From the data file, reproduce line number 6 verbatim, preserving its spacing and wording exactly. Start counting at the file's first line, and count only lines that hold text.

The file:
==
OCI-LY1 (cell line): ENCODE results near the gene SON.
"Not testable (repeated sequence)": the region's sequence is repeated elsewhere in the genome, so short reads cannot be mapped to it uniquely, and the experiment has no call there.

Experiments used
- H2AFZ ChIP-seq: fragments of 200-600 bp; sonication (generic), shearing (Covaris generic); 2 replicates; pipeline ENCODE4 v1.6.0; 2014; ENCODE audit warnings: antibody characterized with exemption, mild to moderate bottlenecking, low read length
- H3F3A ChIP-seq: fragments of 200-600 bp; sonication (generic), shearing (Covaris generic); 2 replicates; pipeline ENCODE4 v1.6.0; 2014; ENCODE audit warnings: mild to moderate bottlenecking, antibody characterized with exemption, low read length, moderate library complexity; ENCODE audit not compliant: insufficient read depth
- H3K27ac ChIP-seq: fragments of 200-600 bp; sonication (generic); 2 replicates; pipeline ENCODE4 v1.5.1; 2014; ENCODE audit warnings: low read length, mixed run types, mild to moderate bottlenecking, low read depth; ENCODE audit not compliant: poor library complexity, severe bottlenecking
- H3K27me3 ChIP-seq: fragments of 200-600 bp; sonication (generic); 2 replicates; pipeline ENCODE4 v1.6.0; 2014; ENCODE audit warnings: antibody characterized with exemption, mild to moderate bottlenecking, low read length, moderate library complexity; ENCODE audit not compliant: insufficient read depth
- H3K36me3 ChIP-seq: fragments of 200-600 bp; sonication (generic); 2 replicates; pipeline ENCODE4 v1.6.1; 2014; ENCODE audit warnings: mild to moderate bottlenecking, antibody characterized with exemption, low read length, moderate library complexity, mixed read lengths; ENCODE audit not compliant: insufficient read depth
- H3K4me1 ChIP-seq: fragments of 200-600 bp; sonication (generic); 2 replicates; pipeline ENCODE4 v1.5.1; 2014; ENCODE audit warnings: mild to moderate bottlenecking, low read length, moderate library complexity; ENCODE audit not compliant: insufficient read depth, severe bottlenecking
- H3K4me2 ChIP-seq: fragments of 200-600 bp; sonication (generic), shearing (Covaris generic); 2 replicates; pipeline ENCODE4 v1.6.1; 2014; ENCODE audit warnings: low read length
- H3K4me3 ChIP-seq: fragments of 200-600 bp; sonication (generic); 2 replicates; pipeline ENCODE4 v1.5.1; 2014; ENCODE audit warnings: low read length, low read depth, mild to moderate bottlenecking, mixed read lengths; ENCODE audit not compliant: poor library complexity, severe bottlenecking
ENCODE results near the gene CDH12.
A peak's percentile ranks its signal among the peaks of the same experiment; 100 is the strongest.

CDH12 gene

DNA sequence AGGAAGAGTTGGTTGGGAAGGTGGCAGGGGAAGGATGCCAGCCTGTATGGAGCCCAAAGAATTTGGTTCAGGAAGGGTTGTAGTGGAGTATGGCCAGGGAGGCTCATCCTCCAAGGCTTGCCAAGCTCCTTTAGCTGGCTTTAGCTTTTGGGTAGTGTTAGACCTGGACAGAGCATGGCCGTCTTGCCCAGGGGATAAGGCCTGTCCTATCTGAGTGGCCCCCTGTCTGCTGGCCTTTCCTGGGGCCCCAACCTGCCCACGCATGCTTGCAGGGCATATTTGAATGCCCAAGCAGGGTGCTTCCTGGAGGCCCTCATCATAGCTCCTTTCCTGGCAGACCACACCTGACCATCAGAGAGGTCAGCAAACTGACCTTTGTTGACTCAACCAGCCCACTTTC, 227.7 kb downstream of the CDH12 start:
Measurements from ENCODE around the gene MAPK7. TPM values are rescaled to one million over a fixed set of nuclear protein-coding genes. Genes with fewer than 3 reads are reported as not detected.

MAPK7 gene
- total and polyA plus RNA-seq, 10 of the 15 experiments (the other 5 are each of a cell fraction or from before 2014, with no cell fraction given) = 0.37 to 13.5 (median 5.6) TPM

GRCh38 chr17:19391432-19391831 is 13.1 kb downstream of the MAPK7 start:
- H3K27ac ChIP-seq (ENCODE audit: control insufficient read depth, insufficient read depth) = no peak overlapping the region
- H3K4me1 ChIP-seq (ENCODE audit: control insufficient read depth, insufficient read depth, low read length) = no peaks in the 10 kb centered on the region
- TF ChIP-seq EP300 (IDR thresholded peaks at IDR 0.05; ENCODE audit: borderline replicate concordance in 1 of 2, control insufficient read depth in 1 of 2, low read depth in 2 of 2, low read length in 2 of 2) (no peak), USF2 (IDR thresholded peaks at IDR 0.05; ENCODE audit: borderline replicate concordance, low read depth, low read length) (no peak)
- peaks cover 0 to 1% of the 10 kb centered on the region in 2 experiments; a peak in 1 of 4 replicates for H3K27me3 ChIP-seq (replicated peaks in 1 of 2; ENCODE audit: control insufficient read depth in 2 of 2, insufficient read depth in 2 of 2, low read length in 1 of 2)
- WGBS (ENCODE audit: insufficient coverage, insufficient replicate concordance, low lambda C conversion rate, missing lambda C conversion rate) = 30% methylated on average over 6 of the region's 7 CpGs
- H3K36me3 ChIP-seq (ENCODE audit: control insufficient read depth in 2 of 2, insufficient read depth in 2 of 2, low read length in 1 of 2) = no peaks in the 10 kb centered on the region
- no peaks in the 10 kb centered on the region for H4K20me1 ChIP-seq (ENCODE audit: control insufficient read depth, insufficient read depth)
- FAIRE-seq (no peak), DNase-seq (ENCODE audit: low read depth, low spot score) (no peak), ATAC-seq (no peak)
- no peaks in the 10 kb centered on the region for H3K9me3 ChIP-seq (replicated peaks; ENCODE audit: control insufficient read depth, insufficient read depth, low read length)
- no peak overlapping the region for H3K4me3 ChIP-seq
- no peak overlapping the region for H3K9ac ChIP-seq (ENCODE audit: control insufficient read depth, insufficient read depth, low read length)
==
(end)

- H3K27ac ChIP-seq: fragments of 200-600 bp; sonication (generic); 2 replicates; pipeline ENCODE4 v1.5.1; 2014; ENCODE audit warnings: low read length, mixed run types, mild to moderate bottlenecking, low read depth; ENCODE audit not compliant: poor library complexity, severe bottlenecking